Friday, June 24, 2016

Muslims, Southern Baptists, Religious Liberty and Spiritual Adultery

Sometimes, some Baptists get out of kilter on religious liberty. Not all Baptists are in as much agreement as some might think we are. A motion and a question at the June 2016 meeting of the Southern Baptist Convention highlight that fact.

Leading up to the Convention, Christian Index Editor Gerald Harris asked Do Muslims Really Qualify for Religious Freedom Benefits? -- illustrating a prominent SBC leader opposing full religious liberty for Muslims. At the Convention on Tuesday, June 14, 2016 an Arkansas pastor moved “that all Southern Baptist officials or officers who support the rights of Muslims to build Islamic mosques in the United States be immediately removed from their position within the Southern Baptist Convention.” (The motion was ruled out of order as exceeding the authority of the messengers.) Then on Wednesday morning, during the question-and-answer segment of the report of the Ethics and  Religious Liberty Commission of the SBC (ERLC), the same pastor asked ERLC President Russell Moore: “I would like to know how in the world someone within the Southern Baptist Convention can support the defending of rights for Muslims to construct mosques in the United States when these people threaten our very way of existence as Christians and Americans. They are murdering Christians, beheading Christians, imprisoning Christians all over the world. Do you actually believe that if Jesus Christ were here today that He would support this and that He would stand up and say, ‘Well, let us protect the rights of those Baal worshipers to erect temples to Baal?’ Do you believe that Dr. Moore?”

Moore replied, “What it means to be a Baptist is to support soul freedom for everybody. Brothers and sisters, when you have a government that says 'we can decide whether or not a house of worship can be constructed based upon the theological beliefs of that house of worship,' then there are going to be Southern Baptist churches in San Francisco and New York and throughout this country who are not going to be able to build...” Following up in the Arkansas Baptist News on Monday, June 20th Pastor John Wofford complained that this is a 'spiritual issue' -- an issue of unequally yoking together with unbelievers and bidding them God speed -- and that Moore did not answer his question.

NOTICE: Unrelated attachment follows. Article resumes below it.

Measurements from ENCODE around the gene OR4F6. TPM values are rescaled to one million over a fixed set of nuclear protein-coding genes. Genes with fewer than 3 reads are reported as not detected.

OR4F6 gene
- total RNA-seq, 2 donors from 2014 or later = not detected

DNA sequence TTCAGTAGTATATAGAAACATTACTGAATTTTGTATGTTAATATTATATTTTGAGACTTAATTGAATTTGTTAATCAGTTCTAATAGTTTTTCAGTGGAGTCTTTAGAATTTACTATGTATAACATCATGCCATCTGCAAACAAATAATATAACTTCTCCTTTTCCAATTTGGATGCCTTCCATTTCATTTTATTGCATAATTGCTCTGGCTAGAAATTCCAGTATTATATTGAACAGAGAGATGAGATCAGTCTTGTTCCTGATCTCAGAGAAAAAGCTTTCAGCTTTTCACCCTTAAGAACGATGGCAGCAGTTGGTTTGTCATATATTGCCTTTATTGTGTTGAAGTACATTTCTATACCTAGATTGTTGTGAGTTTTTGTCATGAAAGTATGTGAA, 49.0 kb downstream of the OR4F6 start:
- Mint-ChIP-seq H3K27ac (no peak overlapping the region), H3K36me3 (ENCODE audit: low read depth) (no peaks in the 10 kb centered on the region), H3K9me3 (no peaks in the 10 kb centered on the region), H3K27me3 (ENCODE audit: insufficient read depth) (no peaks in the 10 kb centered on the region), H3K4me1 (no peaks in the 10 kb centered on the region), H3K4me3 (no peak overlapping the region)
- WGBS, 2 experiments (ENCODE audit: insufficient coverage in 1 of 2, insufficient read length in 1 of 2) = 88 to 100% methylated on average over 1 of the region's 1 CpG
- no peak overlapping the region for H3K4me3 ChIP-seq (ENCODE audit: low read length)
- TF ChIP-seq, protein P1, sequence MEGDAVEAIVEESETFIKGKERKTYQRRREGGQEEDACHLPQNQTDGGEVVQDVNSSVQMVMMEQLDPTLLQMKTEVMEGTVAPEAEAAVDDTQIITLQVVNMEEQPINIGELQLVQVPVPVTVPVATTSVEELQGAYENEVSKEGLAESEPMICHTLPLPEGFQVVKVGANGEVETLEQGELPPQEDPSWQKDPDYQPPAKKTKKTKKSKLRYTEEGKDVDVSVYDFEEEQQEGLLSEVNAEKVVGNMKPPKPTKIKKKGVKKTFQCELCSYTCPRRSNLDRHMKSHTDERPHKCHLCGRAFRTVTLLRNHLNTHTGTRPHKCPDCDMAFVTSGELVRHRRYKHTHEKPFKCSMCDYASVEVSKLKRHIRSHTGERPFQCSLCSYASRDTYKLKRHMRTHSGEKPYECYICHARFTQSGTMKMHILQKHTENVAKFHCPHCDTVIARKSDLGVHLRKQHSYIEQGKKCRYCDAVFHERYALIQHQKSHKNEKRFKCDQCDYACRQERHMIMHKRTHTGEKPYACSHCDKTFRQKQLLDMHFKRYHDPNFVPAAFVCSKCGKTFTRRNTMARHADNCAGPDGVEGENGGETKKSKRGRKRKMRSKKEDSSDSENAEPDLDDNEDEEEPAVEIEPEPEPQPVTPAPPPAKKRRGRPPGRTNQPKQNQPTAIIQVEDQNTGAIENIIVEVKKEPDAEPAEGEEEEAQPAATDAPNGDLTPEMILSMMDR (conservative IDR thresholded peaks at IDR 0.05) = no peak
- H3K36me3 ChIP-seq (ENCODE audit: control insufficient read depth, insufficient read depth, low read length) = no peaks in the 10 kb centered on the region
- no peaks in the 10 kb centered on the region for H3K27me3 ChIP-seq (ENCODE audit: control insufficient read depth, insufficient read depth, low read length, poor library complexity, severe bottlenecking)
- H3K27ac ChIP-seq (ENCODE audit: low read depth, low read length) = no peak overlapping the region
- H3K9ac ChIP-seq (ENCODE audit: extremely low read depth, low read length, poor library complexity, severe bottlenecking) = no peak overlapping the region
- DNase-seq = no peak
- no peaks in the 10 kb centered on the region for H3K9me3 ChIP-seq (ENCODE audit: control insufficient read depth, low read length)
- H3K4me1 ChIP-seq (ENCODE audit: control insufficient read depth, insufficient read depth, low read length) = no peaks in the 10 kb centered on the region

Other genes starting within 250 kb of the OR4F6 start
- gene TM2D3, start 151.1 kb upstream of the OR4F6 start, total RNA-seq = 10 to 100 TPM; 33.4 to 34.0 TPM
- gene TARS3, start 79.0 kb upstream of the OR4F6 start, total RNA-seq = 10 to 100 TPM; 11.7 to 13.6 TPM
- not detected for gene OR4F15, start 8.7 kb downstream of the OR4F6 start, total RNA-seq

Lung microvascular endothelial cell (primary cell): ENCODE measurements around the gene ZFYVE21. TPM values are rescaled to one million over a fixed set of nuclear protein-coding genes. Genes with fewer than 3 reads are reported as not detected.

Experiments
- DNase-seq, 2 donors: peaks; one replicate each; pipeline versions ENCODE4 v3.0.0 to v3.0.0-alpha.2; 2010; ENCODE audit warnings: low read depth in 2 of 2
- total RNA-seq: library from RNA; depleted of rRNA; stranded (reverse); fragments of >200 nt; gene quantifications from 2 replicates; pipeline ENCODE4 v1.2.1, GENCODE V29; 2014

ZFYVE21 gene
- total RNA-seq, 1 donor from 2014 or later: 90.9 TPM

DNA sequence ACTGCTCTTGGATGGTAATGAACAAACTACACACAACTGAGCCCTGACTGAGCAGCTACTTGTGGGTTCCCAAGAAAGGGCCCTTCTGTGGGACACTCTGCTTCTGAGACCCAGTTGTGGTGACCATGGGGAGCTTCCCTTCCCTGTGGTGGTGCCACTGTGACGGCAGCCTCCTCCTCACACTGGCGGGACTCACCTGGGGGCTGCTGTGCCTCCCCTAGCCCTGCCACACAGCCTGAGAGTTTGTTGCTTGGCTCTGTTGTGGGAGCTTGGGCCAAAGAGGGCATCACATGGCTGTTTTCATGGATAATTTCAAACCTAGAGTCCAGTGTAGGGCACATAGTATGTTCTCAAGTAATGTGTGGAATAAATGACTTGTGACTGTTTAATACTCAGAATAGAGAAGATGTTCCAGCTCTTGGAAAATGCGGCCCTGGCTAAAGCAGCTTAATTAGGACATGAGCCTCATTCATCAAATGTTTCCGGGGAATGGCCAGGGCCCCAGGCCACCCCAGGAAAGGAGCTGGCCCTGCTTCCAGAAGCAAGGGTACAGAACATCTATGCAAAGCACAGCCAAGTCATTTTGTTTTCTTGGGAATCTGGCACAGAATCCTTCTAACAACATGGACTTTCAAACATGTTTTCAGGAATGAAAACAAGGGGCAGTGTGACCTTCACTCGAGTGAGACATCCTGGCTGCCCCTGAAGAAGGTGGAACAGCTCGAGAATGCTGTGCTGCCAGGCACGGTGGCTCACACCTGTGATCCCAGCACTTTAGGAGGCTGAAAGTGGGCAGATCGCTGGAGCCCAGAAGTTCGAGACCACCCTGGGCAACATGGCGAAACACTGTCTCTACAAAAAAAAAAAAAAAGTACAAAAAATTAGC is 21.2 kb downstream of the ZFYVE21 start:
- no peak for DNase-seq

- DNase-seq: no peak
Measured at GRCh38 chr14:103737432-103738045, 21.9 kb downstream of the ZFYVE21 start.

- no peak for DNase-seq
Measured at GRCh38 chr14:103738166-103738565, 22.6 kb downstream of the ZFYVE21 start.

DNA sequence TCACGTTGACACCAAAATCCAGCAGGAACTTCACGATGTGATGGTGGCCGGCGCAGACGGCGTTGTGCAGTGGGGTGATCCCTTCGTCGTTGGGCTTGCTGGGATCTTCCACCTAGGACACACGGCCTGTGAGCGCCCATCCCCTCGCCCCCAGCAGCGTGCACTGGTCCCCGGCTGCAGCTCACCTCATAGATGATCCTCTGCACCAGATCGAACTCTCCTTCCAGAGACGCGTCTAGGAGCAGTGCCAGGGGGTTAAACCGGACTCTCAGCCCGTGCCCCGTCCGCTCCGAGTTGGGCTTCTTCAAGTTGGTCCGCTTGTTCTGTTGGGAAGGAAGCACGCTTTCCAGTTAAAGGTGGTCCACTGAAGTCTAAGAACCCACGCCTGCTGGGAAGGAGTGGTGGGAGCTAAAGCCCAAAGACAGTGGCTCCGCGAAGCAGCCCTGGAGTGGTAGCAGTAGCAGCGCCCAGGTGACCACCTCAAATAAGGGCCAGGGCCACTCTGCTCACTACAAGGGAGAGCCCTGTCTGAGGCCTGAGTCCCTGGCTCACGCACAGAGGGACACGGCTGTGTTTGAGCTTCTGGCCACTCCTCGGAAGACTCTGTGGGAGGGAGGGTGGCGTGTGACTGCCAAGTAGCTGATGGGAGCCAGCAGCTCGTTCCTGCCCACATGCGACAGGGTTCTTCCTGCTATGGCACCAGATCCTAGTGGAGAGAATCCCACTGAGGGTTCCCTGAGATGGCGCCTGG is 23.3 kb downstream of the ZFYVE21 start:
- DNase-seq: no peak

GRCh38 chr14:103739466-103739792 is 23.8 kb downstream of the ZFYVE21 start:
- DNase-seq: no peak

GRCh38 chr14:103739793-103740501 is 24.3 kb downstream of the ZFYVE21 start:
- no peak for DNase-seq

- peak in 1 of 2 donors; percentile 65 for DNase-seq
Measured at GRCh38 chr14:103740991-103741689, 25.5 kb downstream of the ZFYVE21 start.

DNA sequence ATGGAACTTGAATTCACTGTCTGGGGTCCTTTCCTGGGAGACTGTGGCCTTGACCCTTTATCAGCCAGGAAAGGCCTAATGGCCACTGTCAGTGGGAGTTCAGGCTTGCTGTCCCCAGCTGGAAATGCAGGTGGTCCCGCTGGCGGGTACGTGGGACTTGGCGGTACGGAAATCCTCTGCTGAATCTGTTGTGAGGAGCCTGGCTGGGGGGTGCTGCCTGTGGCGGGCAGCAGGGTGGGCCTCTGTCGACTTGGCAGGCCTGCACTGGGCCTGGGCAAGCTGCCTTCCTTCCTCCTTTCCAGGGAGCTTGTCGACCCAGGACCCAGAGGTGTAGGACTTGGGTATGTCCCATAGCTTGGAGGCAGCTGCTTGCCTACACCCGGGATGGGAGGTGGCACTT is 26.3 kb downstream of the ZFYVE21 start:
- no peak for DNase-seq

Let's back up a moment and see Wofford's issue with Moore and the ERLC (and the IMB of the SBC. [1] On May 11, 2016 the ERLC and IMB with 16 other groups filed an Amici Curiae in Support of Plaintiffs in The Islamic Society of Basking Ridge v. Township of Bernards.[2] This was in support of a suit in a religious land use case. The planning board of Bernards Township, New Jersey denied the building of a mosque, ostensibly in a way they would not or had not denied other religious groups. The thrust of the brief of the 18 parties was that “A Muslim mosque cannot be subjected to a different land-use approval process than a Christian church simply because local protesters oppose the mosque.”

Religious liberty
The situation in New Jersey is broadly a First Amendment case, but specifically The Islamic Society lawsuit accused the planning board of Bernards Township with violating 42 U.S. Code § 2000cc - Protection of land use as religious exercise. This law was passed by Congress unanimously in 2000. It protects all houses of worship from undue burden by land use regulations. I agree with the law and the thrust of the brief. The law affords for a Muslim mosque the same rights as a Christian Church, Jewish Synagogue or other religious body. The planning board of Bernards Township would need to show their decision “is in furtherance of a compelling governmental interest” and “is the least restrictive means of furthering that compelling governmental interest.” From what I have read about the case, the planning board did not show compelling governmental interest and rather made the decision based on their feelings about Muslims and terrorism. If I were on the planning board of Bernards Township, I would decide the law allowed the Islamic Society to build a mosque.[3] They should not have an undue burden different for them from other religious groups. That much seems clear-cut to me, and easy to come down on the side of religious liberty as an American citizen. The state should preserve religious liberty for all, equally.